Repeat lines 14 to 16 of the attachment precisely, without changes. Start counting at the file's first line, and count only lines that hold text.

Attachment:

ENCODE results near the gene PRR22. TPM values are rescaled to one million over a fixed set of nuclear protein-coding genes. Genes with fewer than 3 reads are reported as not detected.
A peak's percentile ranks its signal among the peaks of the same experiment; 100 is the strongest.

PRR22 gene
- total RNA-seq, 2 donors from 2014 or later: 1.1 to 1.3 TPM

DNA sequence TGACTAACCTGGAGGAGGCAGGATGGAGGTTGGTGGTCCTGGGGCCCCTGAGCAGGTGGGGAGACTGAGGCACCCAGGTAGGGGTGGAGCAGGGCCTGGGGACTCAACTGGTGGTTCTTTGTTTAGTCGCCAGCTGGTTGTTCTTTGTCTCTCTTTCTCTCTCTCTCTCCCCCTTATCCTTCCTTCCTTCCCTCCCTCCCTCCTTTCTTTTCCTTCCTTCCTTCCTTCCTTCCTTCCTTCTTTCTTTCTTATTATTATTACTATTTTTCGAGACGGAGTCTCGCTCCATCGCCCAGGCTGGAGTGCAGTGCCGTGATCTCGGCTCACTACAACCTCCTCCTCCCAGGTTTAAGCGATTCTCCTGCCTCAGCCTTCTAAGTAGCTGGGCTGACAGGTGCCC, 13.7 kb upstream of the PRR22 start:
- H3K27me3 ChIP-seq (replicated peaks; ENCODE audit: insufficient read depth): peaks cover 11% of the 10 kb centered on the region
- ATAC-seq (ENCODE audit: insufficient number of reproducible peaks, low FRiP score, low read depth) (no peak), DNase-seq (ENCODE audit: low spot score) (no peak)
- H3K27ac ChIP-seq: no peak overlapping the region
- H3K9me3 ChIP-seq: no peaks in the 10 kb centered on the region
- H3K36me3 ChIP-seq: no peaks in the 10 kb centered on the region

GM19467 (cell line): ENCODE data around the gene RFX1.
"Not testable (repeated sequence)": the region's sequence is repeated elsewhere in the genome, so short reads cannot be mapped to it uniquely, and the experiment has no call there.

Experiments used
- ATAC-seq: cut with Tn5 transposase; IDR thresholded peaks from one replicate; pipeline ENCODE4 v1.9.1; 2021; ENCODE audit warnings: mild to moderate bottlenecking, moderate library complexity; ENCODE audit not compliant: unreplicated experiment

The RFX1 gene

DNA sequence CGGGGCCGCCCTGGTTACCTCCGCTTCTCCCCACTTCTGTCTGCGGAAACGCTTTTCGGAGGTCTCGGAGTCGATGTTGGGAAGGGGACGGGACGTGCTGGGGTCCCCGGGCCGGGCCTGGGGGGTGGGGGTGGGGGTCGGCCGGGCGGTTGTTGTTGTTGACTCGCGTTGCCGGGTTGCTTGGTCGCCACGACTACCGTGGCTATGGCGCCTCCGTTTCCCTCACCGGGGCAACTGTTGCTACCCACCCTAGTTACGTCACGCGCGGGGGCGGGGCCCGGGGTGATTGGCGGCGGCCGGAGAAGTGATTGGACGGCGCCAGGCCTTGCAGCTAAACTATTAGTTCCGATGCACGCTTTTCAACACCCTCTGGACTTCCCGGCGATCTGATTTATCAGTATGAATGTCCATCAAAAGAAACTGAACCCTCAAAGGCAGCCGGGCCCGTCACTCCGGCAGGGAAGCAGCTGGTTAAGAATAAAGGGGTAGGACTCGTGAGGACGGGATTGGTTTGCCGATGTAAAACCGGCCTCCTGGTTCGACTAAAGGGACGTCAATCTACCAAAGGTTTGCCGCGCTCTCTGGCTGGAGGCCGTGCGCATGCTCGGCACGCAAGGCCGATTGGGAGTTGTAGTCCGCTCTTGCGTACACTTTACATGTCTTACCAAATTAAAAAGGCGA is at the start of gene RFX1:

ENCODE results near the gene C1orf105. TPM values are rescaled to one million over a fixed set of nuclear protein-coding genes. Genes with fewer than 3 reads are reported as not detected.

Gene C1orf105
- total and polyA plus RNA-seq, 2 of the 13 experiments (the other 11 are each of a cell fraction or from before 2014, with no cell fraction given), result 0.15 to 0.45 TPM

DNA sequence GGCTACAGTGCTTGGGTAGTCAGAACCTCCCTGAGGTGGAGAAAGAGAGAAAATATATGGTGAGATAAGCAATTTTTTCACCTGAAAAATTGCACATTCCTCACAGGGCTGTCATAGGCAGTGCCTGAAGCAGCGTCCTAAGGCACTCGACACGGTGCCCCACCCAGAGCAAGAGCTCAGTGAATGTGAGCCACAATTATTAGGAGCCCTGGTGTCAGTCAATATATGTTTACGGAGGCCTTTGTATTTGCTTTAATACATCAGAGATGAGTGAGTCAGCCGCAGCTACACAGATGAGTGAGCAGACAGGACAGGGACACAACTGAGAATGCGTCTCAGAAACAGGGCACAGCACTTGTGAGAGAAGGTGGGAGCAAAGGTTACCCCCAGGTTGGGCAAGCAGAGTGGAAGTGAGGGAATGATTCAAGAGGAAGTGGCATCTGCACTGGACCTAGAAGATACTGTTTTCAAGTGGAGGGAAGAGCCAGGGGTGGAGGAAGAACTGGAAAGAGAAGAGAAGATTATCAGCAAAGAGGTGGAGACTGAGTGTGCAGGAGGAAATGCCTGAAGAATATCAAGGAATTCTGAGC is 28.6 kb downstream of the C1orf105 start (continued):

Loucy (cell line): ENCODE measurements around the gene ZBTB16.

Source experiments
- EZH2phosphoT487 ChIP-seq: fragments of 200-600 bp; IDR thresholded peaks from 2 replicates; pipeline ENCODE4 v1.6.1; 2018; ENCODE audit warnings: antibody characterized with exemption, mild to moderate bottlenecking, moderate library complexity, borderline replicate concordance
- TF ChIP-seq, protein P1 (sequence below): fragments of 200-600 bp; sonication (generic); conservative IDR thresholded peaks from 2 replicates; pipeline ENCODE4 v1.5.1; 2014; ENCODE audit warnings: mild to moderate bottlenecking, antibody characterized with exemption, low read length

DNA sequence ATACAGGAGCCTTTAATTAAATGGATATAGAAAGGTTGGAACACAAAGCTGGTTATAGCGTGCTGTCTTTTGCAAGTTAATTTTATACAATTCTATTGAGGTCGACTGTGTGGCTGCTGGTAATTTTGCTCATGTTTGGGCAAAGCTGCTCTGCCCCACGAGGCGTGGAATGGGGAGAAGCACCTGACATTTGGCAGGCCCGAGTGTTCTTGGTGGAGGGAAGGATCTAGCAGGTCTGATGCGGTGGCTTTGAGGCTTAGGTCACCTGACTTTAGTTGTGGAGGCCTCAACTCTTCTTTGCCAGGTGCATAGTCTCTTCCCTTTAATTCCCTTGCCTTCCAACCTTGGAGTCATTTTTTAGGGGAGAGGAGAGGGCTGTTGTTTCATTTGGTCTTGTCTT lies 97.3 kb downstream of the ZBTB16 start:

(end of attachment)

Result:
- ATAC-seq: cut with Tn5 transposase; IDR thresholded peaks from one replicate; pipeline ENCODE4 v1.9.1; 2021; ENCODE audit warnings: mild to moderate bottlenecking, moderate library complexity; ENCODE audit not compliant: unreplicated experiment

The RFX1 gene

DNA sequence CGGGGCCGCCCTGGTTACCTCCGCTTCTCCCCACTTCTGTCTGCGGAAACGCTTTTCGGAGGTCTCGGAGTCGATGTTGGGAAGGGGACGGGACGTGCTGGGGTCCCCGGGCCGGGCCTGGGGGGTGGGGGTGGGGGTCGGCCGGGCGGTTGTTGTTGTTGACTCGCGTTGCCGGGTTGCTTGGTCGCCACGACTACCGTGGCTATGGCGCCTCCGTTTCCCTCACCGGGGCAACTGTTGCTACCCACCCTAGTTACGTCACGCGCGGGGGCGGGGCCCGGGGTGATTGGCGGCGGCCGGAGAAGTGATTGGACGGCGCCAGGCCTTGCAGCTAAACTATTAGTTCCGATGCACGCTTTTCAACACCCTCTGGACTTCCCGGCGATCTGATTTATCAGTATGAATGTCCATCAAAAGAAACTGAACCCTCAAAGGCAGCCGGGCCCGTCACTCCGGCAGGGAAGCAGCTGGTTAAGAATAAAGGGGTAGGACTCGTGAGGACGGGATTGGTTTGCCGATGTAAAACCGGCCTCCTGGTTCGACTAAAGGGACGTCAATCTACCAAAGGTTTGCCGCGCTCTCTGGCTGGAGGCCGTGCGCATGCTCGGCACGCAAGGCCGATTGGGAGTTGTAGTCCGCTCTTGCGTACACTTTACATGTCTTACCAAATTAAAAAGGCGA is at the start of gene RFX1: